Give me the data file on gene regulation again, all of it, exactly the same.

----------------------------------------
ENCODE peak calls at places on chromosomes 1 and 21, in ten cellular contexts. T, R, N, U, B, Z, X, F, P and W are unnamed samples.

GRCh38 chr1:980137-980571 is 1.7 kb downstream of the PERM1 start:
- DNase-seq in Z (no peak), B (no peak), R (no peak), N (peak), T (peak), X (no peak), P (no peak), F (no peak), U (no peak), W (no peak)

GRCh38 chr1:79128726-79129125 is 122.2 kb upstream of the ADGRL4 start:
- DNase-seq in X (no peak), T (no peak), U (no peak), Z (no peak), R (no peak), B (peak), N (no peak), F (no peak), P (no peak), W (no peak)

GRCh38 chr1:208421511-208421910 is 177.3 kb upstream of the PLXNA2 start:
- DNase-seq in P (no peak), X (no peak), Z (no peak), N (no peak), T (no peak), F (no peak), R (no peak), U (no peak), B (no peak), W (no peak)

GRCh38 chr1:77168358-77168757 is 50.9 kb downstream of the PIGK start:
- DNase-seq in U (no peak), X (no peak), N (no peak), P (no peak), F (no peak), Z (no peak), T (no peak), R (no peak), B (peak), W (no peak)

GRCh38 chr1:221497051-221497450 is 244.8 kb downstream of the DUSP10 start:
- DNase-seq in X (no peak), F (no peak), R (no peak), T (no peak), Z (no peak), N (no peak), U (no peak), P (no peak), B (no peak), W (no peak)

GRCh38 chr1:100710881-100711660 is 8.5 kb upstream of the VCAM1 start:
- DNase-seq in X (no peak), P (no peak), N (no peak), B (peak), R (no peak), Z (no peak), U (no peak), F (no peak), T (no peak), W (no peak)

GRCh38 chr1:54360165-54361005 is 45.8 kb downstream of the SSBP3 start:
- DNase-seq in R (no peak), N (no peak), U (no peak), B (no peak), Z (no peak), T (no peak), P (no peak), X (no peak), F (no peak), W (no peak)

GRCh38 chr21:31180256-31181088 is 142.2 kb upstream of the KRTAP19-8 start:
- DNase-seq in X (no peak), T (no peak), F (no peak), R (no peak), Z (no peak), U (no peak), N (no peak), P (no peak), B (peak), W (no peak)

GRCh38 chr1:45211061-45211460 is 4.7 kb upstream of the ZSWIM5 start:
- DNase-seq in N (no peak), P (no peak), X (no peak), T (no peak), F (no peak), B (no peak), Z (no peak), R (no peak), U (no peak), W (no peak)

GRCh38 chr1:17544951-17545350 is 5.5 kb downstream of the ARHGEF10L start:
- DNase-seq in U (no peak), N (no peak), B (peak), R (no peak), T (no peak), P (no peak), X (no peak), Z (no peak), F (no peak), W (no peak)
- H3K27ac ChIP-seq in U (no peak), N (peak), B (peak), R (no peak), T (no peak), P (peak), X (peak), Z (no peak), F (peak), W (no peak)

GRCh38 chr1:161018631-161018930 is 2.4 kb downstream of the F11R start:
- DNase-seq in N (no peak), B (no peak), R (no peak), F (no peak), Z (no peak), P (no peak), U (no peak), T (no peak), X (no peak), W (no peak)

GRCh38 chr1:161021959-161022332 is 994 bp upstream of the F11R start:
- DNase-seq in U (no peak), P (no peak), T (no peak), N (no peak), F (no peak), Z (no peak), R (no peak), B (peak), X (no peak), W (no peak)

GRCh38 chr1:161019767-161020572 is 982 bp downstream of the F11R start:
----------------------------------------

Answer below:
ENCODE peak calls at places on chromosomes 1 and 21, in ten cellular contexts. T, R, N, U, B, Z, X, F, P and W are unnamed samples.

GRCh38 chr1:980137-980571 is 1.7 kb downstream of the PERM1 start:
- DNase-seq in Z (no peak), B (no peak), R (no peak), N (peak), T (peak), X (no peak), P (no peak), F (no peak), U (no peak), W (no peak)

GRCh38 chr1:79128726-79129125 is 122.2 kb upstream of the ADGRL4 start:
- DNase-seq in X (no peak), T (no peak), U (no peak), Z (no peak), R (no peak), B (peak), N (no peak), F (no peak), P (no peak), W (no peak)

GRCh38 chr1:208421511-208421910 is 177.3 kb upstream of the PLXNA2 start:
- DNase-seq in P (no peak), X (no peak), Z (no peak), N (no peak), T (no peak), F (no peak), R (no peak), U (no peak), B (no peak), W (no peak)

GRCh38 chr1:77168358-77168757 is 50.9 kb downstream of the PIGK start:
- DNase-seq in U (no peak), X (no peak), N (no peak), P (no peak), F (no peak), Z (no peak), T (no peak), R (no peak), B (peak), W (no peak)

GRCh38 chr1:221497051-221497450 is 244.8 kb downstream of the DUSP10 start:
- DNase-seq in X (no peak), F (no peak), R (no peak), T (no peak), Z (no peak), N (no peak), U (no peak), P (no peak), B (no peak), W (no peak)

GRCh38 chr1:100710881-100711660 is 8.5 kb upstream of the VCAM1 start:
- DNase-seq in X (no peak), P (no peak), N (no peak), B (peak), R (no peak), Z (no peak), U (no peak), F (no peak), T (no peak), W (no peak)

GRCh38 chr1:54360165-54361005 is 45.8 kb downstream of the SSBP3 start:
- DNase-seq in R (no peak), N (no peak), U (no peak), B (no peak), Z (no peak), T (no peak), P (no peak), X (no peak), F (no peak), W (no peak)

GRCh38 chr21:31180256-31181088 is 142.2 kb upstream of the KRTAP19-8 start:
- DNase-seq in X (no peak), T (no peak), F (no peak), R (no peak), Z (no peak), U (no peak), N (no peak), P (no peak), B (peak), W (no peak)

GRCh38 chr1:45211061-45211460 is 4.7 kb upstream of the ZSWIM5 start:
- DNase-seq in N (no peak), P (no peak), X (no peak), T (no peak), F (no peak), B (no peak), Z (no peak), R (no peak), U (no peak), W (no peak)

GRCh38 chr1:17544951-17545350 is 5.5 kb downstream of the ARHGEF10L start:
- DNase-seq in U (no peak), N (no peak), B (peak), R (no peak), T (no peak), P (no peak), X (no peak), Z (no peak), F (no peak), W (no peak)
- H3K27ac ChIP-seq in U (no peak), N (peak), B (peak), R (no peak), T (no peak), P (peak), X (peak), Z (no peak), F (peak), W (no peak)

GRCh38 chr1:161018631-161018930 is 2.4 kb downstream of the F11R start:
- DNase-seq in N (no peak), B (no peak), R (no peak), F (no peak), Z (no peak), P (no peak), U (no peak), T (no peak), X (no peak), W (no peak)

GRCh38 chr1:161021959-161022332 is 994 bp upstream of the F11R start:
- DNase-seq in U (no peak), P (no peak), T (no peak), N (no peak), F (no peak), Z (no peak), R (no peak), B (peak), X (no peak), W (no peak)

GRCh38 chr1:161019767-161020572 is 982 bp downstream of the F11R start: